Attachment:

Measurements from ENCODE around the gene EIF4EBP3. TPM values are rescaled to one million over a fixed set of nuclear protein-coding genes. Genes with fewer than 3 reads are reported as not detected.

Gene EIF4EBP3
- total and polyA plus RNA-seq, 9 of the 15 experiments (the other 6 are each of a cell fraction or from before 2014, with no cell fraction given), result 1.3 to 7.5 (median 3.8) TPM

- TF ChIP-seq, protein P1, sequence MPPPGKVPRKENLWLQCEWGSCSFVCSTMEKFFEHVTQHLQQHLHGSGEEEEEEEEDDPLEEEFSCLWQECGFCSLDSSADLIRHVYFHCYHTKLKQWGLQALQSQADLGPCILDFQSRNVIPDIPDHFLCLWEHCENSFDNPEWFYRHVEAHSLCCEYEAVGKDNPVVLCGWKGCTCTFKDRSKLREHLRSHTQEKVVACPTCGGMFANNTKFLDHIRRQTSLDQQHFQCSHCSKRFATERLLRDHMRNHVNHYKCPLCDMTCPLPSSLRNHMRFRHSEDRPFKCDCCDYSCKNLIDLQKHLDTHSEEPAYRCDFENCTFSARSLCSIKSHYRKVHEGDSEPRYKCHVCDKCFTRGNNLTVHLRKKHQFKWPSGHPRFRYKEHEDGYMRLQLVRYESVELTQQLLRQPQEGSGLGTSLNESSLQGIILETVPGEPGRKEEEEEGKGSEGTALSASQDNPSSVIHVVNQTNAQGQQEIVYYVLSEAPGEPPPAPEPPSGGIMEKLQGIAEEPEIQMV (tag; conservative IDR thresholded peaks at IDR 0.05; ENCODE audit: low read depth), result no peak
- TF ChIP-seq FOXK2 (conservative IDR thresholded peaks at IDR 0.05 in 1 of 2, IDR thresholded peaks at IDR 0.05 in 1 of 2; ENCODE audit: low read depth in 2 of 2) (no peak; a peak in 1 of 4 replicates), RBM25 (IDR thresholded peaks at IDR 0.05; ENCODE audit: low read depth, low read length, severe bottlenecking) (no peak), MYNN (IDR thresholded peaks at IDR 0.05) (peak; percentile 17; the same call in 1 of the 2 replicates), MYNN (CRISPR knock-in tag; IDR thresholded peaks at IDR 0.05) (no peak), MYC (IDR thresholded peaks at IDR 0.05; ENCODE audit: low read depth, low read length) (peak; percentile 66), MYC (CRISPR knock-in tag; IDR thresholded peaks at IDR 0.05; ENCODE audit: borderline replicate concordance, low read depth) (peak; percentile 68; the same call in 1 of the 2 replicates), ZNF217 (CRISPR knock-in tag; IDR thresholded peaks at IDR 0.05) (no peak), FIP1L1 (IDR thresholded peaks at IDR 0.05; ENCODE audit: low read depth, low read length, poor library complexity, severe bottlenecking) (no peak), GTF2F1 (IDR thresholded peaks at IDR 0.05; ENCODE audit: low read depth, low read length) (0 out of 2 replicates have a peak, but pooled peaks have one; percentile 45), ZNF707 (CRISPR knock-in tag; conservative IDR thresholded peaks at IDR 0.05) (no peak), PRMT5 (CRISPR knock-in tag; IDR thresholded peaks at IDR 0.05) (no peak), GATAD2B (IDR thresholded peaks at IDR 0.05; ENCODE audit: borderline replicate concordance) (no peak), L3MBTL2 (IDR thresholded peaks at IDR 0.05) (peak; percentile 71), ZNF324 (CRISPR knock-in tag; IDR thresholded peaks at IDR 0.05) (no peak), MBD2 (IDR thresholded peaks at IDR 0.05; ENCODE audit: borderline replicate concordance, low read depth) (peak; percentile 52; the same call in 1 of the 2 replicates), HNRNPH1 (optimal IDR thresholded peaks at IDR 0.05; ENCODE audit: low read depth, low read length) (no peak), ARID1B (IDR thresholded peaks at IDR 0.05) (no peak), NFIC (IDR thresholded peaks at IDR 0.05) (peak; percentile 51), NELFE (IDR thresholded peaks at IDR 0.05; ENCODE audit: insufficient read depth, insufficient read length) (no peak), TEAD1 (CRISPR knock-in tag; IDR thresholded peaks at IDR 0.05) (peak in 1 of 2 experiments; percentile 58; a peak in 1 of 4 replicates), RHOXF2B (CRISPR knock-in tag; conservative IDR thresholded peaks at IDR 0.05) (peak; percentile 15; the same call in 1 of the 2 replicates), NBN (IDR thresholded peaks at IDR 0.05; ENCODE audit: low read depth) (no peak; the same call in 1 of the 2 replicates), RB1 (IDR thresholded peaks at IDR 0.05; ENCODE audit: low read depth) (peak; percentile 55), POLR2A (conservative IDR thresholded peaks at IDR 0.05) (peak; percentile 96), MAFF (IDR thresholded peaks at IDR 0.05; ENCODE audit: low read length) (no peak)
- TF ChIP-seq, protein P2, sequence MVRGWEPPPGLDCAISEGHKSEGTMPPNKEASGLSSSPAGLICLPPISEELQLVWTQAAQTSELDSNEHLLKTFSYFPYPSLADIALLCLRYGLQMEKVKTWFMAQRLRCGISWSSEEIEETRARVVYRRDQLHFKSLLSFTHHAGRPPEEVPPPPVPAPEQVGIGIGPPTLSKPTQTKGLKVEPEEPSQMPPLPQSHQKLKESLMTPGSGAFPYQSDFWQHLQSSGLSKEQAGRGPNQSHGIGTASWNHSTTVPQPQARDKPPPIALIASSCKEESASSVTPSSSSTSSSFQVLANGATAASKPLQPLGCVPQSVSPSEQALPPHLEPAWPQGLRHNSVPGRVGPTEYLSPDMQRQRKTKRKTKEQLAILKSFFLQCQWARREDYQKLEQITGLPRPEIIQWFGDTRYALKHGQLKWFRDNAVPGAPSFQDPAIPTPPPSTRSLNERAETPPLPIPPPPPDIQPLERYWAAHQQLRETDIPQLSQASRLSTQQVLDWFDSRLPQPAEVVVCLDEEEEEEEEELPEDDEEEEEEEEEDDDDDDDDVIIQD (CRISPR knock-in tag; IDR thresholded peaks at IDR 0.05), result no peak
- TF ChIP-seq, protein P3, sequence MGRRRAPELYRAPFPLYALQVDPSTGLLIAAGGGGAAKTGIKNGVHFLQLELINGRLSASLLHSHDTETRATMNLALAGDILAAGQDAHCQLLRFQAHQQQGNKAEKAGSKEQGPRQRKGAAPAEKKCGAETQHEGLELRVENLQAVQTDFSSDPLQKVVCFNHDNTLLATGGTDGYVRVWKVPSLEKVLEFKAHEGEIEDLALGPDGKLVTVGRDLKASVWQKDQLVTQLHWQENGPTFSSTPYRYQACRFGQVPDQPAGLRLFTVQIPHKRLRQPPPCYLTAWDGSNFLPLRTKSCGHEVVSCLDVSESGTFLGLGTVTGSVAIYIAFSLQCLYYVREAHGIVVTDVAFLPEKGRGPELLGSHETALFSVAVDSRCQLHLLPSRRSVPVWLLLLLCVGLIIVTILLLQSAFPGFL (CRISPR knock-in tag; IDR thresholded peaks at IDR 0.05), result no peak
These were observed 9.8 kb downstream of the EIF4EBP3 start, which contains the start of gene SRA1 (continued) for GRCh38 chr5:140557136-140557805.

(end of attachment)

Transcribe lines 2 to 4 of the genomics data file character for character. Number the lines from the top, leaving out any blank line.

Gene EIF4EBP3
- total and polyA plus RNA-seq, 9 of the 15 experiments (the other 6 are each of a cell fraction or from before 2014, with no cell fraction given), result 1.3 to 7.5 (median 3.8) TPM

- TF ChIP-seq, protein P1, sequence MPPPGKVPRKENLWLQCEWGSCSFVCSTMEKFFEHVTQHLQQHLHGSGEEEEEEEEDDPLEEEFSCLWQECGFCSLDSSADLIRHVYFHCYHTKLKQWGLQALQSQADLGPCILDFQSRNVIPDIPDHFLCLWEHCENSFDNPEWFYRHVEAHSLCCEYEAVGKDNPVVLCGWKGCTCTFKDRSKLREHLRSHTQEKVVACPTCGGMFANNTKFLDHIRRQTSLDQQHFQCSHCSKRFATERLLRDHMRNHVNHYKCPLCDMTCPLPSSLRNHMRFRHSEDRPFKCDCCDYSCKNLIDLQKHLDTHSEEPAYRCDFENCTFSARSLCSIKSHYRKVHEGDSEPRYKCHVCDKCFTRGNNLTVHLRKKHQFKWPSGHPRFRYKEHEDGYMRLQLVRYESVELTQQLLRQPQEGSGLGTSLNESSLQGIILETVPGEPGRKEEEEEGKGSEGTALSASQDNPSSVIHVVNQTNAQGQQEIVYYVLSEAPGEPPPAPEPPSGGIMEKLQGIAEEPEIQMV (tag; conservative IDR thresholded peaks at IDR 0.05; ENCODE audit: low read depth), result no peak